What we have seen in Venezuela over the last week, then, is a replay of events from years gone by. This history can be seen not only in Venezuela. The same tactics have been utilised in other countries where the American government has had its interests threatened by democracy and democratically elected leaders.
In Chile, Salvador Allende was seen as a socialist threat which meant he had to be eliminated in favour of a military dictatorship. In Nicaragua, the Sandinistas could not be allowed to effectively govern their country given the obvious malignity of their land reforms and socialism.
Therefore, massacres against them and their supporters by the Contras – funded and trained by the CIA – were to be countenanced. In Brazil, the longstanding military dictatorship enjoyed the approval of the US government.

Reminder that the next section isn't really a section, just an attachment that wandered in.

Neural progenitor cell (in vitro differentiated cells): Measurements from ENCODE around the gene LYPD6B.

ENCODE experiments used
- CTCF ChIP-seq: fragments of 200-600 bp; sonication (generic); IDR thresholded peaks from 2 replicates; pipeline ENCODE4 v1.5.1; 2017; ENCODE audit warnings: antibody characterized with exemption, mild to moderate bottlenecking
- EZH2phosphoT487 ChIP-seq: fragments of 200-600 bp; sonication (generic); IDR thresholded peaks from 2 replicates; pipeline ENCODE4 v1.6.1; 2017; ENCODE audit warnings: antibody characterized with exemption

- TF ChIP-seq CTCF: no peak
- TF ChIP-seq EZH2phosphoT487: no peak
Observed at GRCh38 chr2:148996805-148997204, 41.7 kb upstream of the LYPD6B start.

And let’s not speak about the decades of sanctions and terrorism inflicted on Cuba for having the audacity to attempt the implementation of an economic model other than the one that is currently ravaging the globe. What is taking place in Venezuela when we consider the above, is nothing remotely new or unique.
The ideology that informs this behaviour on the part of the US is the Monroe Doctrine. Promulgated in 1823, it declared that Latin and Southern America was to be the exclusively dominated by the US and its interests. All political and military interventions in the region on the part of the US have rested on this racist premise.
Venezuela, with the ascent of Hugo Chavez, represented a slap in the face to the business as usual model of using the region as a cheap source of both labour and resources. Venezuela in particular was utilised for its vast oil wealth.